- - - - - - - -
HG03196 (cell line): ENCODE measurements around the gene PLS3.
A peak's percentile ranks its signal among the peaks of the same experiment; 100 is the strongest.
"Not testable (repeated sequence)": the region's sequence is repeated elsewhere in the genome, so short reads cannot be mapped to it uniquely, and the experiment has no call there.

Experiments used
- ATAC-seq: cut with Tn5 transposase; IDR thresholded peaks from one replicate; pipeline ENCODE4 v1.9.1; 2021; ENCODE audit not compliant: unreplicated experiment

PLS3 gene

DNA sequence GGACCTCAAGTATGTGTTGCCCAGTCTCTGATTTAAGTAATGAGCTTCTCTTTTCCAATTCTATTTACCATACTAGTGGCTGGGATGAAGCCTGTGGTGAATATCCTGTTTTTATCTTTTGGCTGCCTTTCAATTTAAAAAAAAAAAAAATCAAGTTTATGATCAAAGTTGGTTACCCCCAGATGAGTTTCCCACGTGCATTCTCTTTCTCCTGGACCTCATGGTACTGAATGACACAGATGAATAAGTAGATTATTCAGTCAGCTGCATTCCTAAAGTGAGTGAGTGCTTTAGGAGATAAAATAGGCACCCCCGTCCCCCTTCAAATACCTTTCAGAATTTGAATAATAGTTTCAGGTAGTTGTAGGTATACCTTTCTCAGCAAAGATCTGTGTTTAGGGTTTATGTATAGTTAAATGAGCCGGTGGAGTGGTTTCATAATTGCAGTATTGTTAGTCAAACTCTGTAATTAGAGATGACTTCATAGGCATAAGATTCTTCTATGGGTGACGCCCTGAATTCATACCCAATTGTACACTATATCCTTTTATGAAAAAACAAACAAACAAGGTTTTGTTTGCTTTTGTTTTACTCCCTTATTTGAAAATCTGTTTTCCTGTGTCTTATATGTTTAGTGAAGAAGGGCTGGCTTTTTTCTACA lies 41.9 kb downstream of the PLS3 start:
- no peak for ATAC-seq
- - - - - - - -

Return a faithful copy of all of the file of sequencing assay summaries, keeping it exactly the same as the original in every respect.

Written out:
HG03196 (cell line): ENCODE measurements around the gene PLS3.
A peak's percentile ranks its signal among the peaks of the same experiment; 100 is the strongest.
"Not testable (repeated sequence)": the region's sequence is repeated elsewhere in the genome, so short reads cannot be mapped to it uniquely, and the experiment has no call there.

Experiments used
- ATAC-seq: cut with Tn5 transposase; IDR thresholded peaks from one replicate; pipeline ENCODE4 v1.9.1; 2021; ENCODE audit not compliant: unreplicated experiment

PLS3 gene

DNA sequence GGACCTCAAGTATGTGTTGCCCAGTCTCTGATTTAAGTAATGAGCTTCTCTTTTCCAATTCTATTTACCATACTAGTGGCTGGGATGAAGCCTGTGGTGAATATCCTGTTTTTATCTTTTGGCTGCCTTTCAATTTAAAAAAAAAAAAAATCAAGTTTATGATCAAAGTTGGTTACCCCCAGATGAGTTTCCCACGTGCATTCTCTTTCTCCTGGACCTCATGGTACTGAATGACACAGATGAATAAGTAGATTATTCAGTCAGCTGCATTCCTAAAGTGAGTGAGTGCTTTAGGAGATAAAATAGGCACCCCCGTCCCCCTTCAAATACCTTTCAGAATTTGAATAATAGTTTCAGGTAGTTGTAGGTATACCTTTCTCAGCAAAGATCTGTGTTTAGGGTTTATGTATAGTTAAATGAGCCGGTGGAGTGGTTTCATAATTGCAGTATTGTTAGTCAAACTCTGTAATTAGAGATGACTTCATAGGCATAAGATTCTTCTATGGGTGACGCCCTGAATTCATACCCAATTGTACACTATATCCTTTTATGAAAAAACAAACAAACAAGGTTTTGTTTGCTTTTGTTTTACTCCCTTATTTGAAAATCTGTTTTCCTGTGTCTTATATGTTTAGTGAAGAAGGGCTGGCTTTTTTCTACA lies 41.9 kb downstream of the PLS3 start:
- no peak for ATAC-seq